There’s also the roaring-rock country of “Bush Party,” the slap-rhythm shuffle of “Soggy Bottom Summer,” the reggae lilt of “Beautiful Girl,” and what he calls the “almost-too-country” song “Time” that offer another collection of diversified styles from Brody. “I do love exploring the edge,” Brody admits. “Music’s fun, and I like trying different things.”
Here’s where another Tarantino comparison applies: Brody’s songs are cinematic. He needs to picture it in his mind before committing it to creation. “I need a visual,” he says. “I can’t write a song just based on words or feelings. I have to have a visual, or a metaphor. I think even all my love songs are metaphors. I need imagination… and an instrument.”
So it might not be surprising to learn that Brody has four screenplays on the go, further kindling the pictorial aspect of his music. “I’m very visual, so I think that helps in my songwriting,” he says. “It’s a totally visual thing to me. Like in ‘Blueberry Sky,’ I see it all: the trestle bridge, and the rain, and getting stuck underneath it. Running off the Grandma’s porch with the girl. The Greyhound bus pulling up to the guy who’s working in the shop, grease on his hands. The girl getting off the bus and she needs a ride. There’s no taxi, so he grabs the tow-truck keys, takes her to her Grandma’s house, and they end up spending the summer together. They look like a picture to me: A Forrest Gump/Robert Zemeckis kind of imagery, you know?”
What he doesn’t necessarily need is a songwriting partner, although he’ll occasionally reach out to one if he feels the song needs that push. After writing by committee for an extended time, he’s content now to be a lone wolf.
“I wrote in Nashville for six years, co-writing, and for whatever reason, my ideas aren’t the ones the guys in the room go with,” says Brody. “So I’d end up going home and writing something else. Because when someone triggered my mind to go in one direction, they’d end up going in a different direction. I’m just weird that way; my process is very private. I also feel more like an editor than a songwriter.”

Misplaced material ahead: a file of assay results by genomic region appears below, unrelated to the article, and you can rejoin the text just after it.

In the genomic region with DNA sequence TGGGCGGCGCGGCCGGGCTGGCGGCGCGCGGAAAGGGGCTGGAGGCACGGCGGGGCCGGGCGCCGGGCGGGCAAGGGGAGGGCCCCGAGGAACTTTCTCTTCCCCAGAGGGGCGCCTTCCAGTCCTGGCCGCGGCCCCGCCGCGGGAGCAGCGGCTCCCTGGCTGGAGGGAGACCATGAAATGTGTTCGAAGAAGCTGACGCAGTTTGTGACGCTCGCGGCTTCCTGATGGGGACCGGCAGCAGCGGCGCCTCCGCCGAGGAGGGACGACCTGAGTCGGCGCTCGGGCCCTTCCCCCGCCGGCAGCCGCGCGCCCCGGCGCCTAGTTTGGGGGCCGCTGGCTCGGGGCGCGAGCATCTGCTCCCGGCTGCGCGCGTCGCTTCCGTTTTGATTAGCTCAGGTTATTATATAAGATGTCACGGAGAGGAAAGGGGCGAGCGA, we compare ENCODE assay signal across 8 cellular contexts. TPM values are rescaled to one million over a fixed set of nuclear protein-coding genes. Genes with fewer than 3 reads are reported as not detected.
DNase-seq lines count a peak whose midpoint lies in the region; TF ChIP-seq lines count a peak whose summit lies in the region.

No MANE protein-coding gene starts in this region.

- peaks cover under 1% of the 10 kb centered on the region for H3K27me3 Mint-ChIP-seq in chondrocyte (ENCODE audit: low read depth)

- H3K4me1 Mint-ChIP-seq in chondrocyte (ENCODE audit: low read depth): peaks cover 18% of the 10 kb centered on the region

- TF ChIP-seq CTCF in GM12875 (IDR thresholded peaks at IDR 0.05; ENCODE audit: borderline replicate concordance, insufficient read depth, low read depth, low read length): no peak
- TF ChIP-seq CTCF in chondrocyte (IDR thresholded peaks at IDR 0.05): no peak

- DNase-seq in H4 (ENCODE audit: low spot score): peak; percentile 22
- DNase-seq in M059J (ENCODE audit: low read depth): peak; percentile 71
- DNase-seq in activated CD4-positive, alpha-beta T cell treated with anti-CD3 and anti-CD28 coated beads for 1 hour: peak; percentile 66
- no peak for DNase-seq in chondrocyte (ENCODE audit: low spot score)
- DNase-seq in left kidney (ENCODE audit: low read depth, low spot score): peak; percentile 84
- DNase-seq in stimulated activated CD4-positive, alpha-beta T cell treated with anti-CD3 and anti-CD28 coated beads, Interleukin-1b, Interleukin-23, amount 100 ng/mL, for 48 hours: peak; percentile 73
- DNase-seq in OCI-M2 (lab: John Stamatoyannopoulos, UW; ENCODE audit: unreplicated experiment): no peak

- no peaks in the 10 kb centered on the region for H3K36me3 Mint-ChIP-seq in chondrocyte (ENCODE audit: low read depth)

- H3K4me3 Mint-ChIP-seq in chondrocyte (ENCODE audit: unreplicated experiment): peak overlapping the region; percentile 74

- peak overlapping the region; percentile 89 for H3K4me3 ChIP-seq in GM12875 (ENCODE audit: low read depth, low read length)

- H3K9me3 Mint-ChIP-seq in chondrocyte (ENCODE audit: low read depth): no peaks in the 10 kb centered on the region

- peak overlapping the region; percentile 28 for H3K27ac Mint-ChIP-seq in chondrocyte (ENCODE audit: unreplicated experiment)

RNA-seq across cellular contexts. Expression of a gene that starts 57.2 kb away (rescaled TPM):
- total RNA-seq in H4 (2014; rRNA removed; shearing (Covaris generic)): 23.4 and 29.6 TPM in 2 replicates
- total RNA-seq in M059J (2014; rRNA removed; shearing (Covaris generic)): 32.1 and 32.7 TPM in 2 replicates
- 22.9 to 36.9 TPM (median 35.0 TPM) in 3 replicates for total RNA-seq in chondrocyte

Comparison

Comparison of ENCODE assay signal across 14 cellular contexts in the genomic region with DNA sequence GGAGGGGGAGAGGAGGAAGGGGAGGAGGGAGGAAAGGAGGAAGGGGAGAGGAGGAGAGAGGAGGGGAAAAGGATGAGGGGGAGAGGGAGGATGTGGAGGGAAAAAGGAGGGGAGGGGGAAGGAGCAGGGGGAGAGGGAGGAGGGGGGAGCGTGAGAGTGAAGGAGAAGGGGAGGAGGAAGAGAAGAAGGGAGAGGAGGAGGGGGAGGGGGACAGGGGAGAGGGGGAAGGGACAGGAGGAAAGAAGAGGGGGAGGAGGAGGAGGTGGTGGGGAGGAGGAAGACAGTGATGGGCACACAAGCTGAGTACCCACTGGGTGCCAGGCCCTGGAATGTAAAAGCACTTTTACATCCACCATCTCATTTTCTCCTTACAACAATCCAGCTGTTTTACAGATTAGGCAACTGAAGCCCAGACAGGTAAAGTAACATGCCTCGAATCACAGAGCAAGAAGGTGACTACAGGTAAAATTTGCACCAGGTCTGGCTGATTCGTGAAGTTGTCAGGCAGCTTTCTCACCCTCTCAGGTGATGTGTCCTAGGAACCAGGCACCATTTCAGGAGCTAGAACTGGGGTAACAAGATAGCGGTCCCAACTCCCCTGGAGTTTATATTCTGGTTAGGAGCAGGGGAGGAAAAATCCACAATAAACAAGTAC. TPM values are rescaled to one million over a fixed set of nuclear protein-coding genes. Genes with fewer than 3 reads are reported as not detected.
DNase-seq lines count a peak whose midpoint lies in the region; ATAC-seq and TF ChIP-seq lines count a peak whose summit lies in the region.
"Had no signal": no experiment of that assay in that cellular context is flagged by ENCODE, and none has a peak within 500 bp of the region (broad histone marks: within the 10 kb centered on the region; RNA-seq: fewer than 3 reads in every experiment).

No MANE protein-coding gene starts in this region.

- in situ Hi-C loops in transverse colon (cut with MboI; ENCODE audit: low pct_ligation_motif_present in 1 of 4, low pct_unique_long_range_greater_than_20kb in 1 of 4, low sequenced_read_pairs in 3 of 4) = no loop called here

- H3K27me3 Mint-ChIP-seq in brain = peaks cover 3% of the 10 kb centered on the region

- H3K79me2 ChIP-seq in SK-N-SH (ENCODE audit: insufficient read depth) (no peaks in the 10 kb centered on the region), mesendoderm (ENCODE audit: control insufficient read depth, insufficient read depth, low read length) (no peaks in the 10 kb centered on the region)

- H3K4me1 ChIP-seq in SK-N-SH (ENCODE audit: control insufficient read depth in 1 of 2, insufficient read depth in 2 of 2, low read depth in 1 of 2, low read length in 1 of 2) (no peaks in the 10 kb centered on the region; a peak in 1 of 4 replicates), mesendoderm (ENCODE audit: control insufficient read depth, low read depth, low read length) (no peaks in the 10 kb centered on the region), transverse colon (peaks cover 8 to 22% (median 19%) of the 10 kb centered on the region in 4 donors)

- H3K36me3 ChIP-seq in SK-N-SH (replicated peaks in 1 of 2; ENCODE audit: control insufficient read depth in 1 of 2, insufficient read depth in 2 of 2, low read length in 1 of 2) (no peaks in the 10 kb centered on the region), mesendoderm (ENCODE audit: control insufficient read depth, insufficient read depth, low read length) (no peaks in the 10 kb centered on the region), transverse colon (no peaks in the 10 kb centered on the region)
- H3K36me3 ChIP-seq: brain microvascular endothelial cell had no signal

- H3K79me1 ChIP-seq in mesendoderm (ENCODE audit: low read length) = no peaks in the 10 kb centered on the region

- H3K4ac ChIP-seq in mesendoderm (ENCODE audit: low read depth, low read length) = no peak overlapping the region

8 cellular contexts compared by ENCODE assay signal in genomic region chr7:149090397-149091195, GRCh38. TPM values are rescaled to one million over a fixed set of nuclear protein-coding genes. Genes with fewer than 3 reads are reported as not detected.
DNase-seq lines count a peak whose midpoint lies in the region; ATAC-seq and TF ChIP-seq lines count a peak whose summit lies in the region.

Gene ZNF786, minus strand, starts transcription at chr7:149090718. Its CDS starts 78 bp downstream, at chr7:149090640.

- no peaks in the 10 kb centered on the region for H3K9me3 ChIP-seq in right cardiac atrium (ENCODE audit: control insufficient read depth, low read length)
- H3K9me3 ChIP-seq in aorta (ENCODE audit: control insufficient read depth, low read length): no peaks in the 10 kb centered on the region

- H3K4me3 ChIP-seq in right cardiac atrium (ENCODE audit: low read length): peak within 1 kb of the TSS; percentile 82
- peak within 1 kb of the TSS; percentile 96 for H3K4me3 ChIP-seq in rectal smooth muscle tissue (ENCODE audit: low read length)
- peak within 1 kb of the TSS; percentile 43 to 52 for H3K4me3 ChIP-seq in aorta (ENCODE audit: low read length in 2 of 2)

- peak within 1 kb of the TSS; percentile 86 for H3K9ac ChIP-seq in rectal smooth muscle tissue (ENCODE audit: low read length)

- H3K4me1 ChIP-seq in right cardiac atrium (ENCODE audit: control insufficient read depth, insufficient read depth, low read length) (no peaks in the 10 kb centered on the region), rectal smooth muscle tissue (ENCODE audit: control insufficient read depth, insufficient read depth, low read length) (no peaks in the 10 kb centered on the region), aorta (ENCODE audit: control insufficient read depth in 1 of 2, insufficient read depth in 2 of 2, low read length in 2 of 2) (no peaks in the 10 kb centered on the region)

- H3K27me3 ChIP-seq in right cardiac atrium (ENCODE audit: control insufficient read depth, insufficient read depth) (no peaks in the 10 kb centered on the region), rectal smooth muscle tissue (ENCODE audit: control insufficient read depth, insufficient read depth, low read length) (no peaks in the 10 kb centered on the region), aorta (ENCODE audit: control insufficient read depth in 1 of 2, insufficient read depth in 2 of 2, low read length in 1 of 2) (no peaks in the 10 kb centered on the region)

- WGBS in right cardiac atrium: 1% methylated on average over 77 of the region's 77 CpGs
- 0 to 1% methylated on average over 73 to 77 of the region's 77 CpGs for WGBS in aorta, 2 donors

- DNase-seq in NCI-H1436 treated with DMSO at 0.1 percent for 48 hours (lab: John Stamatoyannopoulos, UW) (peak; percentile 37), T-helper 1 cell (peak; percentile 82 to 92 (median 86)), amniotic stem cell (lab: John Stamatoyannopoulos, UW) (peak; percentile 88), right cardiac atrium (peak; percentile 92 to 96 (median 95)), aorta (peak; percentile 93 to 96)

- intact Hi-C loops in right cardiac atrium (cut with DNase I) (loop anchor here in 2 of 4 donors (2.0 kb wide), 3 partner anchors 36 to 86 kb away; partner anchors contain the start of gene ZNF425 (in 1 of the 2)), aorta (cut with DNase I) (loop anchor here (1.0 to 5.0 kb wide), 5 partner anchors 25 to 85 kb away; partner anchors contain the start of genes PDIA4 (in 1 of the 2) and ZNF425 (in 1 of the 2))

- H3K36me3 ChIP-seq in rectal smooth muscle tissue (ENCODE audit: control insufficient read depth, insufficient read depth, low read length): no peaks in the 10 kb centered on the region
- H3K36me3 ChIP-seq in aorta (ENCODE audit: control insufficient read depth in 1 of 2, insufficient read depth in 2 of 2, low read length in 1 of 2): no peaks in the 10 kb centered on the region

Brody rarely sits down and finishes a song in one session. “I’ll pick up a guitar in the morning and just noodle around,” he says. “If I find one or two lines, I’ll slap it down on my iPhone and then I’ll go do yard work, or something like that. Then I’ll come back at lunch, pick up the ukulele and try the same song again. Maybe I’ll get the start of a chorus, and then I’ll get bored and go do something else. I’ve found that creatively, I do really good with spaces. With just little bits of time. When I force myself to write in three-hour segments, I get burned out.
“And then there’s perspective,” he continues. “I get way too close. I can get it in a good direction, and when I come back, I feel like I can see it with fresh eyes, and chop things off or add something. So perspective is huge for me. But I know writers who can keep that eagle-eye perspective during a three-hour session, whereas I lose it. I have to come back the next day to see what they’re seeing.”
If there’s one type of song Brody doesn’t spend as much time on anymore, it’s the ballad. “They’re my favourite songs to write, but they struggle at radio,” he says. “Even when I look at streaming and downloads and stuff, I wonder if fans appreciate ballads as much as I do. So I think I’ve changed direction a little bit there. I’ll spend a little more time on those fun songs, those happy songs.”